On October 3rd, 1942, Germany’s V-2 A4 rocket became the first-ever man-made object to reach space. 15 years and one day later, the Sovie Union launched Sputnik into space, the first satellite. Then, after more than a decade’s wait, the Cold War-fueled space race saw Apollo 11 successfully send humanity to the moon. Now, in 2020, space has once again captured our imagination and multiple entrepreneurs are attempting to launch space tourism as a legitimate industry. Today, SpaceX will take a large step towards that goal when it becomes the first private company to launch astronauts up to the International Space Station. But in a world that has become obsessed with controlling its carbon footprint, the jump from NASA-funded space missions to tourism is a significant one.
Launching a rocket out of the atmosphere is not only an amazing feat of human engineering, but it is also an incredibly energy-intensive process. In order to break into space, the rocket, the fuel it’s carrying, and its payload have to counter both gravity and wind resistance. And while you may expect modern rockets to be able to do so more efficiently, the size of the payloads we are now attempting to send to the final frontier is growing exponentially.
Heavy-lift launch vehicles are the latest craze in the space race, from Space X’s ‘Falcon Heavy’, to the United Launch Alliance’s ‘Vulcan’, and Blue Origin’s ‘New Glenn’. These new rockets will eventually aim to send tourists into space. To do so, these companies are creating machines to rival the largest rocket ever made.
The title for largest rocket ever made is still held by Saturn V, a 363-foot rocket with a thrust of 7.6 million pounds that successfully sent astronauts to the moon on the Apollo missions. It also holds the record for the largest payload ever sent into low earth orbit (LEO) at 260,000 pounds. The Falcon Heavy, which famously launched a Tesla Roadster into space in February 2018, has a maximum payload of 140,700 pounds. The major difference for the Falcon Heavy is that it is a reusable rocket and so its cost per launch is dramatically lower.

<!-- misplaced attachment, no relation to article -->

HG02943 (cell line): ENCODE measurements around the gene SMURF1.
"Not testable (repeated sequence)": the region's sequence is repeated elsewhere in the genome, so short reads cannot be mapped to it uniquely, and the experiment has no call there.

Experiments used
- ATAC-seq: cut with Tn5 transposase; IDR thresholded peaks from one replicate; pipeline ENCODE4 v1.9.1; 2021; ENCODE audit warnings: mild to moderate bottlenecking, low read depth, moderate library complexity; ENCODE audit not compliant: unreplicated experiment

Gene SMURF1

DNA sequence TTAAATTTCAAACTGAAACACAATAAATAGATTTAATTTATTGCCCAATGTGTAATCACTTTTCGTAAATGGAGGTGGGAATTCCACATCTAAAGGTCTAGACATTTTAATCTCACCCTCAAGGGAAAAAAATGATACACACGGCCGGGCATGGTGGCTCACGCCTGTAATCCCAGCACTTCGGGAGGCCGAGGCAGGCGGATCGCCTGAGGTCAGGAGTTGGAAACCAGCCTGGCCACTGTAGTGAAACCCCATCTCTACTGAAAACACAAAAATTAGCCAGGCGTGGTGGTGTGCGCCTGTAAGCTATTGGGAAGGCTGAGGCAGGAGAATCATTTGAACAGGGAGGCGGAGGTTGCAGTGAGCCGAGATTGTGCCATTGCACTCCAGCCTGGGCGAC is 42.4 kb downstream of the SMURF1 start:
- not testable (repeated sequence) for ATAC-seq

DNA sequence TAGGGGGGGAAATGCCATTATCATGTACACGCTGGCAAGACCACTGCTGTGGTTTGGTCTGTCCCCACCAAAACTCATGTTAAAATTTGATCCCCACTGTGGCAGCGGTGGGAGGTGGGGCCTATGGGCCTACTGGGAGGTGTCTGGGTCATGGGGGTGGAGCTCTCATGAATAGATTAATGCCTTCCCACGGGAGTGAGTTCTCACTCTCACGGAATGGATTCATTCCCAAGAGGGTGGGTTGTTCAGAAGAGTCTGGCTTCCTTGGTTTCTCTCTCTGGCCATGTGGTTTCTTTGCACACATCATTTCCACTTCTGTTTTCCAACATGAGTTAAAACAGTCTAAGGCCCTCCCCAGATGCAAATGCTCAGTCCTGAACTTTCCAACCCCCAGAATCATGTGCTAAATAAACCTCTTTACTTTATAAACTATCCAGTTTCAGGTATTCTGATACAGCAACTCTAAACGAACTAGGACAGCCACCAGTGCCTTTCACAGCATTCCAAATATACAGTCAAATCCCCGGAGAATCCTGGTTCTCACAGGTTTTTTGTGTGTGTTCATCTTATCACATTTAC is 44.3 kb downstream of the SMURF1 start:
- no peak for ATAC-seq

But while the cost of flights may well be falling, the physics of sending a rocket beyond our atmosphere remains the same. So let’s look into the numbers for tomorrow’s launch of the Crew Dragon, which will be launched with a Falcon 9 rather than Falcon heavy. By the time it has reached orbit, the Falcon 9 will have burned through 112,184 kilograms of Rocket Propellant 1 fuel. Each kilogram of that fuel releases 3 kg of CO2, meaning 336,552 kg of CO2 released into the atmosphere. That makes the carbon footprint of today's record-breaking launch only slightly larger than that of a Boeing 747 flying from New York to London. The major difference, of course, is that it will only take about 12 minutes for the astronauts to reach LEO as opposed to the 7 and a half hours a flight from London to New York takes.
Interestingly, Virgin Galactic claims that the carbon footprint of its passengers will be in line with that of a transatlantic business-class customer as its rockets will only burn for 60 seconds and its spaceships will be able to fly hundreds of times. ArianeGroup is even working on a carbon-neutral rocket that will run on methane produced from biomass. But currently, those rockets that have successfully launched are still burning through huge amounts of fuel.
It seems that the dream of economically and environmentally feasible space tourism is still lightyears away, but tomorrow’s launch may bring us one step closer.
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